Whatever the case, this is a very nice fragrance, and is dirt cheap. The scent is attractive and well done. Longevity is good. I get about six hours out of it. The packaging is a little misleading - it looks like something from 1982, not '87. The sleek bottle and huge black cap are definitely retro. Also the atomizer is a bulky stainless steel button that has "made in Taiwan" written all over it (figuratively, not literally). It does work very well though, and dispenses a very generous amount of juice per spritz - which is fitting with this fragrance because overall it's pretty light.

If you like fresh fougères, Lomani is one you should try. For my money, it blows Cool Water out of the water. Pardon the pun.










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Lomani Pour Homme is one of those 23 year-old "fresh fougère" aromatic fragrances that makes me awfully suspicious. My misgivings are about a certain assumption that has been made in serious fragrance communities like Basenotes, and is one that I myself was guilty of - until I tried Lomani.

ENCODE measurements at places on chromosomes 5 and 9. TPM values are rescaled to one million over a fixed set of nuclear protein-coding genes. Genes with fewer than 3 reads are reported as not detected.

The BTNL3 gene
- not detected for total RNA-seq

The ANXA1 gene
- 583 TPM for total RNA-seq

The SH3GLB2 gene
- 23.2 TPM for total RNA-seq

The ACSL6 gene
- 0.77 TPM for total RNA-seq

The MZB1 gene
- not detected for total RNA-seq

The supposal in question is that Pierre Bourdon, famous for creating Davidoff's Cool Water, based that formulation on an earlier (uncredited) work of his, Green Irish Tweed. This seems to fit. Cool Water shares many similar elements of GIT and doesn't come across as a blatant copy of anything else.

Except Lomani.

And Lomani is an even better copy of Cool Water than Cool Water is of GIT. Making matters trickier for me, I notice that Lomani was released a year before Cool Water, which means it really couldn't have been a Davidoff rip-off. Looking at the notes pyramid, I see almost identical structures of the same five notes, which I noted in red. Cedar is inaccurately excluded from the notes list on Basenotes, but accurately included in the list on Fragrantica.com http://www.fragrantica.com/

Cool Water:




Top Notes